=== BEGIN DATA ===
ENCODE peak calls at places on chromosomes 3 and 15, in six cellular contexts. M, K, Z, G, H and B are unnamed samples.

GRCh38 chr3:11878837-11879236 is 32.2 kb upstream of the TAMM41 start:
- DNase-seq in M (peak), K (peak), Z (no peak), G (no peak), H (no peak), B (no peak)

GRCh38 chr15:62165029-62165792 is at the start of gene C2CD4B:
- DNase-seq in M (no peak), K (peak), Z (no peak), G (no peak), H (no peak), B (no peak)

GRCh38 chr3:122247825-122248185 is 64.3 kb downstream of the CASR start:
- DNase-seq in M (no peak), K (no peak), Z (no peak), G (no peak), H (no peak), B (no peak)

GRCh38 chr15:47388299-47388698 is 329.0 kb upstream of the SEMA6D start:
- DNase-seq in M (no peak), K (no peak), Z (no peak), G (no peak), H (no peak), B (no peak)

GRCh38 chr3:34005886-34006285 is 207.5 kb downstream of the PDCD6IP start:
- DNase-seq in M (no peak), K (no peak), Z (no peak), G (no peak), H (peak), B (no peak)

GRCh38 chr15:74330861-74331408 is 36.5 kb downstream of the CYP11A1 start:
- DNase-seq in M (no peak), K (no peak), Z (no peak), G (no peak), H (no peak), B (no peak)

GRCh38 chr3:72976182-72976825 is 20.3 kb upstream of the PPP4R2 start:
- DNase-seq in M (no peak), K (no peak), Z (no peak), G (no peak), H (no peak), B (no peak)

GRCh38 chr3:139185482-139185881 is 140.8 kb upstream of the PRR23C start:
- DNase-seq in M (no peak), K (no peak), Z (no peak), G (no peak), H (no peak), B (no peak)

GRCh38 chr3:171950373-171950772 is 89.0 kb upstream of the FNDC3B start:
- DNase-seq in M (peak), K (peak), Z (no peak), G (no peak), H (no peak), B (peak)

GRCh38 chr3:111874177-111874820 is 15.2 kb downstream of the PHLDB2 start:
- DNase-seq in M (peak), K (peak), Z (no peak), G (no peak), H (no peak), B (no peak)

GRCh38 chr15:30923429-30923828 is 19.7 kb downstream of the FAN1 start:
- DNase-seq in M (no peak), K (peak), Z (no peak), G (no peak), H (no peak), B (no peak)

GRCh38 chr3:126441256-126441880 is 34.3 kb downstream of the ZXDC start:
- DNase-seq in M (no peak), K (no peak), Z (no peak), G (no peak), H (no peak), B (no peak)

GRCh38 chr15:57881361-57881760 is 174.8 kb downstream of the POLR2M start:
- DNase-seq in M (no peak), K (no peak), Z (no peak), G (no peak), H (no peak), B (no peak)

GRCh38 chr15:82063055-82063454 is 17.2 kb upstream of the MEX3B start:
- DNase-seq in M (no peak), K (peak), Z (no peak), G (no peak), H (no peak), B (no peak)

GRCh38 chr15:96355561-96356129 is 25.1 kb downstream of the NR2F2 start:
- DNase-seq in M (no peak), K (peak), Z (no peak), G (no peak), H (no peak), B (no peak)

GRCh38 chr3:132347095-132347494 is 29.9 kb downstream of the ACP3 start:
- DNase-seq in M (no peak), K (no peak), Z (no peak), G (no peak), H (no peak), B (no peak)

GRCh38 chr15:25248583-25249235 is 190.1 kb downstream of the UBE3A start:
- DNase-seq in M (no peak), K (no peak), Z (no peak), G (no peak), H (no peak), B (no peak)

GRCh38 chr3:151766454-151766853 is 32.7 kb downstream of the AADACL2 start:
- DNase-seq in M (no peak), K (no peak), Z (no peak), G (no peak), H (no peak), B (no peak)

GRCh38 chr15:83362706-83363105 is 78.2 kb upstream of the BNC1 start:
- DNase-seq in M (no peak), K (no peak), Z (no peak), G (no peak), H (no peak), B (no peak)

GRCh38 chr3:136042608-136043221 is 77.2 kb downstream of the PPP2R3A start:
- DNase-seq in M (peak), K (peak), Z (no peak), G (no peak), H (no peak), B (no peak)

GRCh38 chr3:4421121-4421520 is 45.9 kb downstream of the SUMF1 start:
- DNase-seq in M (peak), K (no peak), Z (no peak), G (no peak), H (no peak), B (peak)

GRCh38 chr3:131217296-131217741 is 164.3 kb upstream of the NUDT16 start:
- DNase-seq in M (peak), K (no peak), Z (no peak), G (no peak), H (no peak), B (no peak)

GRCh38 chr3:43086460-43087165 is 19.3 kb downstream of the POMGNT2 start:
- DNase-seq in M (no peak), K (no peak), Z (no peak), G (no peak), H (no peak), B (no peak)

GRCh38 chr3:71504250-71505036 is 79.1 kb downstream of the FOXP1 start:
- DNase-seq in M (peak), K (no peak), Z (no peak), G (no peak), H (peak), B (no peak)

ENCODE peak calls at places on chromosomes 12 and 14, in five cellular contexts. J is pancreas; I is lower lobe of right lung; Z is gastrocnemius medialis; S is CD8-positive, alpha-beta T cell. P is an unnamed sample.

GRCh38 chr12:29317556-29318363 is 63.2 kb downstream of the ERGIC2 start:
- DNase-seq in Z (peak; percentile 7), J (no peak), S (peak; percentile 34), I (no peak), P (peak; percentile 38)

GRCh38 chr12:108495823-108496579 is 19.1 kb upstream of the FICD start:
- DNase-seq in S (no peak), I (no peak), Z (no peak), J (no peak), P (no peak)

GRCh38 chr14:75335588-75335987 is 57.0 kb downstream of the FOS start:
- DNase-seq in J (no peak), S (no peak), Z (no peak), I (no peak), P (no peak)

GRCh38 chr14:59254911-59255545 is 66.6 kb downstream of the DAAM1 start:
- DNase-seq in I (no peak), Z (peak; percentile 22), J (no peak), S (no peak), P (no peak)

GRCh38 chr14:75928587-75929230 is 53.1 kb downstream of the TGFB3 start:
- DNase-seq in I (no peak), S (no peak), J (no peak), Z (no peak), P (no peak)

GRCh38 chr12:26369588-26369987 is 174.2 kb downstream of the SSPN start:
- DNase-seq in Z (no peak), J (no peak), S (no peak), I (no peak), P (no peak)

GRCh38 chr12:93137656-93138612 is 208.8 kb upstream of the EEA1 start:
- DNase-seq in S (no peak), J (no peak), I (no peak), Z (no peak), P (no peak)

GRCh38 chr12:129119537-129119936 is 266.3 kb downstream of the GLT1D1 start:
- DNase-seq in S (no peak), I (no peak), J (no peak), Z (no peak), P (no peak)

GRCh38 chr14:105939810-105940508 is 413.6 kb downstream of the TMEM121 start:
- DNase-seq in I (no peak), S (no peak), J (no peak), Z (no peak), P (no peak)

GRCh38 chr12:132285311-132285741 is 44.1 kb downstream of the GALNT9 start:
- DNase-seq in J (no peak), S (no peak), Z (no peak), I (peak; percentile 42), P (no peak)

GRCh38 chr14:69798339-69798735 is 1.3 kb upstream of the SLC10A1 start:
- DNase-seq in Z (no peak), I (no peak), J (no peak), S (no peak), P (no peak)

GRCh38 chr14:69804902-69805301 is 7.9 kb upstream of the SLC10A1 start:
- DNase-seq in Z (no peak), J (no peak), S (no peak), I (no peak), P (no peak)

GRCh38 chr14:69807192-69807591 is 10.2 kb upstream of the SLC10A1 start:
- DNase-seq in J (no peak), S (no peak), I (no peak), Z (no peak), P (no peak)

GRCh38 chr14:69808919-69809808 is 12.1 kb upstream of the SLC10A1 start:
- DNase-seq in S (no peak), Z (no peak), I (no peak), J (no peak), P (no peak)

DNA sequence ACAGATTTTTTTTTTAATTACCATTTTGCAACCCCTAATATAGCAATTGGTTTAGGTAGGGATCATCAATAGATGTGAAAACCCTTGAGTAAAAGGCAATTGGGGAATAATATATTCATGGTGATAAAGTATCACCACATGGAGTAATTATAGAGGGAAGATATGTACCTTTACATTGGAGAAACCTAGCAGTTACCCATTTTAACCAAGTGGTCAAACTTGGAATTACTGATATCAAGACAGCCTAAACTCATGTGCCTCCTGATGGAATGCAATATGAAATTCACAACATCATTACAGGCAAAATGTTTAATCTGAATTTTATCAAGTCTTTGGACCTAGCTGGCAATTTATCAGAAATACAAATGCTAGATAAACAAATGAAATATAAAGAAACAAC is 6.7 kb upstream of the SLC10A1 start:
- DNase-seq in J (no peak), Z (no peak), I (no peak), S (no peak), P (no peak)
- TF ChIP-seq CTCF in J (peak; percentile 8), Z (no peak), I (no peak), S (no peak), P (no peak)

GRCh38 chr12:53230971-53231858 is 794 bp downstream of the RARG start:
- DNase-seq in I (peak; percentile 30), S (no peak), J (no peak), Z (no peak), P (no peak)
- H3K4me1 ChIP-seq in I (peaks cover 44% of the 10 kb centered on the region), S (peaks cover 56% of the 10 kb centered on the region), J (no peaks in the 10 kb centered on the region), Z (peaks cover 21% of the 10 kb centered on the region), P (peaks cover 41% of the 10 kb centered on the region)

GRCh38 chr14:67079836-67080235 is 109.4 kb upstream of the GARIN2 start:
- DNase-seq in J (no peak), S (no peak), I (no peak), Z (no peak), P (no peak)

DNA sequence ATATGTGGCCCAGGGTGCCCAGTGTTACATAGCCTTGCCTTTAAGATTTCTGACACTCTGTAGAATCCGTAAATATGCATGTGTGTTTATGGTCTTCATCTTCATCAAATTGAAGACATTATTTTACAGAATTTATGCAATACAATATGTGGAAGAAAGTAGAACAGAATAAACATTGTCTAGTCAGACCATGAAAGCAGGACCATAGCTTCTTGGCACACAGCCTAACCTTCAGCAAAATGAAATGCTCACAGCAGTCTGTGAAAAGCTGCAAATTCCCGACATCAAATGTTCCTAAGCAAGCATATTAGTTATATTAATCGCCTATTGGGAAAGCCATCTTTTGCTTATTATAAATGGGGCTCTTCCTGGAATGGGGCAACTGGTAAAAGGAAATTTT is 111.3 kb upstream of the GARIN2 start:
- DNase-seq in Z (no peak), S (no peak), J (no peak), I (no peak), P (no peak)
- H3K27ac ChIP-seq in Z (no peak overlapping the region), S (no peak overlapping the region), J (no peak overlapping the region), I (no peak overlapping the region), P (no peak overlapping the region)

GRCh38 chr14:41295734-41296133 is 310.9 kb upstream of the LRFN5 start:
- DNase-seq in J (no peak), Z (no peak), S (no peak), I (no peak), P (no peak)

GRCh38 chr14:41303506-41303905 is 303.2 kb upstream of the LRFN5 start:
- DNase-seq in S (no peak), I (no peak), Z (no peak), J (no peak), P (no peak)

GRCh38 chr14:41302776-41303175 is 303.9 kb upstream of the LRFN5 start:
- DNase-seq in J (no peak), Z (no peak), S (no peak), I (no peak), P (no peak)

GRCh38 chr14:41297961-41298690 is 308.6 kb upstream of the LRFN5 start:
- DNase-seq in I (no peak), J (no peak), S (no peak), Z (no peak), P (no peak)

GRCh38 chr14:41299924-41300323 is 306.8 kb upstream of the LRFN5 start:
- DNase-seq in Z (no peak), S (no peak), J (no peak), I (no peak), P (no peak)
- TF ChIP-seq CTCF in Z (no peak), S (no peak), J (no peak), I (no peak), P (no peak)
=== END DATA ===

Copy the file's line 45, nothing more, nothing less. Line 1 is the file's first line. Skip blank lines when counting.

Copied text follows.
- DNase-seq in M (peak), K (no peak), Z (no peak), G (no peak), H (no peak), B (no peak)